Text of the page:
Review: Kat and Mouse: Guns for Hire

October 3, 2009
By Frances

Published by Abner Senires, updates Mondays. http://katandmouseserial.com

This review was written concerning the first three stories in the Kat and Mouse series, “A Family Affair,” “Easy Money” and “Babysitting Blues.”


I’ve watched anime, I’ve watched Buffy, I wrote a paper on female superheroes. I appreciate a story about female heroes that don’t take any shit, and that’s basically what Kat and Mouse: Guns for Hire is about: two futuristic gun-toting, sword-wielding busty babes in the style of the Dirty Pair, wreaking havoc mission by mission. It’s a fun premise than lends itself to web fiction. Kat and Mouse works with the anime-series structure, creating short, stand-alone stories that allow the author to reintroduce the characters for new readers while deepening them for returning fans. The website is simple: easy to navigate and easy to read.

The writing is very straightforward, more focused on action and dialogue than introspection, with sparse descriptions. Each story opens quickly in the middle of the story, which adds to the action-fan appeal. The characterizations are crisp and clean (of the main characters at least – the bad guys we’ll get to in a bit). The narration of Kat, laden with fluid slang, is on the mark, consistent and quick, and the highlight of the series. By turns sardonic, tough, kind, witty and deadpan, she is more than fit narrator – she’s a riot.

Kat’s relationships with her partner Mouse and her old mentor Murphy ground the story and give it its real force. I found myself very fond of Mouse by “Easy Money.” Their arguments and interactions are the most interesting parts of the story; in fact, most of the dialogue Kat has with her allies tends to be excellent, thoughtful and subtle. The world is well-created, if not very original, and explained to the reader easily without slowing down the pace of the plot.

The biggest hook of the series is the slang-oriented writing, in the vein of A Clockwork Orange or The Maltese Falcon. Normally I’m pretty harsh on whether these sorts of writing styles are necessary; if they don’t feel necessary to the story they become gimmicky and distracting and hurt what otherwise might be a decent tale. However, in this case the slang is a good choice on the part of the author and well-done, consistent without being heavy-handed. It serves to make the action sequences more delightful than if they had been written in a traditional voice, while also giving us insight into Kat’s frame of mind.

Though dialogue and characterization are the stories’ strong points, they are also the stories’ weaknesses when applied to the bad guys. In “A Family Affair” there is a lot of unnecessary repetition, especially in interrogation scenes of minor scumbags, that slows the action down to a crawl, especially when one question is reiterated over and over (“Where is the case?”).  We’re all familiar with the usual tactic – ask a question, get a denial, scare the guy shitless, gun fight, he breaks down and tells the truth. This often gets repeated without much variation throughout the first story, with interrogations happening one after the other. Soon, I’ve forgotten whom we’re interrogating and why we’re doing it. By “Babysitting Blues” interrogation scenes are more condensed, but I’d enjoy seeing the usual methods turned on their heads somehow.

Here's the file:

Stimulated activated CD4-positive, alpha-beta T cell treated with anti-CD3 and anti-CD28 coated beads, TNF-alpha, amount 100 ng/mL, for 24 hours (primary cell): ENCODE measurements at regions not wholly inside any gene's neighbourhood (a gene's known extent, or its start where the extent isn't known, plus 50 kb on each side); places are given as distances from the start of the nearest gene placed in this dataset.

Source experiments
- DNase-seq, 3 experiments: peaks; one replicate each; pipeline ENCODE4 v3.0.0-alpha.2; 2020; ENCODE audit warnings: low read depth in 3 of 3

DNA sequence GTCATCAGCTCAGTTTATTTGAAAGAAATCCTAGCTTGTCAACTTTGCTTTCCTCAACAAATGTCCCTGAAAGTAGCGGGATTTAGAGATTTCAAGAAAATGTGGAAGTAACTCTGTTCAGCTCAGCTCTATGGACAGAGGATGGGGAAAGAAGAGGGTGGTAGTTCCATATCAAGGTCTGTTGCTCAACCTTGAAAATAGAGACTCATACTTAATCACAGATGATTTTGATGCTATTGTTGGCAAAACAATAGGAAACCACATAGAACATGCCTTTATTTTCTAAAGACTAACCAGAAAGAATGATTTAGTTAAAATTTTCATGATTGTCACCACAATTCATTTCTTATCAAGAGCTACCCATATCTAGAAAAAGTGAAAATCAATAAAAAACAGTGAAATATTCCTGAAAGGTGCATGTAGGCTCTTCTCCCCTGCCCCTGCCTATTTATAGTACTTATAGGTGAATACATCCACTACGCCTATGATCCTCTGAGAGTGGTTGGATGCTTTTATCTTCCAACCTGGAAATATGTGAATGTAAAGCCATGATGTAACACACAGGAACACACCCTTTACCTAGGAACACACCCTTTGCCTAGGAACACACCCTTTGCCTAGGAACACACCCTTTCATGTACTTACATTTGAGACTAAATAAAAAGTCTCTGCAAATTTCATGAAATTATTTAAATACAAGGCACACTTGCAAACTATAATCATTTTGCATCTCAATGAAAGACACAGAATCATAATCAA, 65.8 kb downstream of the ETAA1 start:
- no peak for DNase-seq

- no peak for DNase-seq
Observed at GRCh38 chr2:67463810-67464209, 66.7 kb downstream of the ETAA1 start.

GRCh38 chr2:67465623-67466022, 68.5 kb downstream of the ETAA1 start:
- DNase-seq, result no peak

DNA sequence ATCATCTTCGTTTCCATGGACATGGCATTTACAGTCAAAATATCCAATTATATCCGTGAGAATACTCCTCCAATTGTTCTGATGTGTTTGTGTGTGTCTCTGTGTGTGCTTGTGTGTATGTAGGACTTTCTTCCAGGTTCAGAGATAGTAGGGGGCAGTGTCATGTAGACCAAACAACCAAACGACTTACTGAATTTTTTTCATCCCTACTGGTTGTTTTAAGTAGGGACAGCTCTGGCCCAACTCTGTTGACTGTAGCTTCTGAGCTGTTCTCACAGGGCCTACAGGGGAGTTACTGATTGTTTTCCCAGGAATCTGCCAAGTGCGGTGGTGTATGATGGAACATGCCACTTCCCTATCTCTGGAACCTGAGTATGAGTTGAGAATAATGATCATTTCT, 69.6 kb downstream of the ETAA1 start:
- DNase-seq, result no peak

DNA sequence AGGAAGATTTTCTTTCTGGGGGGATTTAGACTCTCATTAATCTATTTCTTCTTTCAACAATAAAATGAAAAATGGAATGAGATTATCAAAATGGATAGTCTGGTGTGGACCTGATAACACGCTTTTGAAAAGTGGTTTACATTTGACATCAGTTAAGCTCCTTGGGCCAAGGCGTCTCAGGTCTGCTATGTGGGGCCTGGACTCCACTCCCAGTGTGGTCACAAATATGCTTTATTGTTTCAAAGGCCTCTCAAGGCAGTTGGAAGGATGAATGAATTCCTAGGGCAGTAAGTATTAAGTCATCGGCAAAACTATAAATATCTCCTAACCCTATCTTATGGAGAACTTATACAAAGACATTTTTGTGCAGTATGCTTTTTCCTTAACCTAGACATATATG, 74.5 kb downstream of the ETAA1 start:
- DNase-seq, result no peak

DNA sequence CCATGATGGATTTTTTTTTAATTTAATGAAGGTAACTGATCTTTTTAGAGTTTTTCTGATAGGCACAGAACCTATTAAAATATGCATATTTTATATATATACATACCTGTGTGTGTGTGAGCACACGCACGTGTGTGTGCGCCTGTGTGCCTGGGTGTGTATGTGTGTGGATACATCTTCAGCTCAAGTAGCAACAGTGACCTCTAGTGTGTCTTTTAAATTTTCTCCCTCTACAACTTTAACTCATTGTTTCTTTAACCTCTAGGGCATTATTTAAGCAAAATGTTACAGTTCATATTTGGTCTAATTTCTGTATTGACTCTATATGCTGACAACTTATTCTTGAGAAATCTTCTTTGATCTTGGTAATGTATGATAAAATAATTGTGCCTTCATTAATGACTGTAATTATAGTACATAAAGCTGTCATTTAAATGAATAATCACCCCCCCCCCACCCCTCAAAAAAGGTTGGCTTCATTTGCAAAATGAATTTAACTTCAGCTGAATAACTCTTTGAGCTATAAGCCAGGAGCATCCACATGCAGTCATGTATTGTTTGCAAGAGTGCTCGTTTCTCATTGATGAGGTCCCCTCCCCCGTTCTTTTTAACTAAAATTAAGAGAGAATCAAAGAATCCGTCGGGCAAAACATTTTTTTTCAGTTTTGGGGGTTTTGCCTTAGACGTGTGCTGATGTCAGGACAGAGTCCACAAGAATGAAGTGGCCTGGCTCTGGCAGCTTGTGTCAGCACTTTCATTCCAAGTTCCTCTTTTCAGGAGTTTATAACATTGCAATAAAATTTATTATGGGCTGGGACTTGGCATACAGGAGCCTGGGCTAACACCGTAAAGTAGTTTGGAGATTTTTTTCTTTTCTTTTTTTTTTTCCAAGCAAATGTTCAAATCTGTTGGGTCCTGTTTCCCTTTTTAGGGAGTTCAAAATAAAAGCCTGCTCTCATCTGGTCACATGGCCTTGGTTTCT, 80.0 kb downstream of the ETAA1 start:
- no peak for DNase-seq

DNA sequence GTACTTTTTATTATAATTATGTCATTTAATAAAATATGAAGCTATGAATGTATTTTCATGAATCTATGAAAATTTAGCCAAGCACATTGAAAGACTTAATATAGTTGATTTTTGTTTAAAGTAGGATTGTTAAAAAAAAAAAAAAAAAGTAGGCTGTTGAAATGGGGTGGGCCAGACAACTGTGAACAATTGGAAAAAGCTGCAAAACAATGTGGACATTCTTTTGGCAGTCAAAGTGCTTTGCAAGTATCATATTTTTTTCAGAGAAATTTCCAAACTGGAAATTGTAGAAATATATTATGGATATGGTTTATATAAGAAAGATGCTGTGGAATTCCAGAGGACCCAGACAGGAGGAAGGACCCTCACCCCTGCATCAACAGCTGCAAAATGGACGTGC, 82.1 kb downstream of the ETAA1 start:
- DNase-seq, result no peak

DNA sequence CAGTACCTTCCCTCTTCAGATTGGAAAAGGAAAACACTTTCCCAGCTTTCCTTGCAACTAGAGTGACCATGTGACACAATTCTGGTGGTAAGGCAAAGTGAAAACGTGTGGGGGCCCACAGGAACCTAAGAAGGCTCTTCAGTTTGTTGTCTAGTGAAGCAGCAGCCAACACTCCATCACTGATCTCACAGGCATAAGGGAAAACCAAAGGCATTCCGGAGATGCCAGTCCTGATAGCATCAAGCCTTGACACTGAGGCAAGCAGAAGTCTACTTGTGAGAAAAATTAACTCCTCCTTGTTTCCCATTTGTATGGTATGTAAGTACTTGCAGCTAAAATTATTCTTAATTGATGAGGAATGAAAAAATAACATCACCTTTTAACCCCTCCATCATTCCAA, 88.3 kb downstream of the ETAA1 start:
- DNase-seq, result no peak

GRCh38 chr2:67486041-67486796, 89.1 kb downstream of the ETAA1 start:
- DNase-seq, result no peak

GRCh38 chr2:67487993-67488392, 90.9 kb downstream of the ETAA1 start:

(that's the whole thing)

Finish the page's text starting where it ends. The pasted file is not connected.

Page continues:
Kat and Mouse tend to have elaborate, witty insults and threats. In the first story the bad guys’ insults are mostly fuck you’s or a variation of the word “bitch” – deaf bitch, ugly bitch, crazy bitch. Either the author wants to point out how most bad guys are misogynists that deserve a beating (a strong possibility) or these bad guys are uncreative. The repetition makes the insult a bit meaningless and renders all of our heroines’ adversaries identical.

The pitfall of slang-oriented writing , especially the kind that is tied so deeply to a particular character such as in this series, is that it runs the risk of trapping the author within a particular character (the character who is speaking to the reader). This sense of being trapped in someone’s point of view comes up during some fight scenes. In all three stories the narrator, Kat, engages in a fierce martial arts/gun-/knife-fight against a group of punks. She pumps herself full of “adrenaline stimulators and the world slid[es] into slo-mo.” When the world slows down, the fight slows down for us too. What should be an intense fight scene, fast and blurred and elbows-every-which-way, becomes a nicely-imagined but surprisingly slow ballet. Fighting is chaotic, and the chaos doesn’t come across on the page. “Hell breaks loose” around Kat but we don’t see it. It’s a larger problem in the first story, though it’s less of one in the second and third.

Kat and Mouse: Guns for Hire is an action-packed series that recalls such anime as Dirty Pair and the lighter episodes of Cowboy Bebop. Happily, you don’t have to be an anime fan to enjoy the series.  The narration is fun and snappy, with heroes that are genuinely butt-kicking, moral people. The bad guys leave a lot to be desired, but the stand-alone interludes hint at a major adversary to come in the future. If you like adrenaline-pumping, gun-toting bounty hunters, this is a series for you.

Grade: B+

Agree? Disagree?

Have a story you want me to review? Drop a comment below!

This review has also been posted to the Web Fiction Guide and Muse’s Success.

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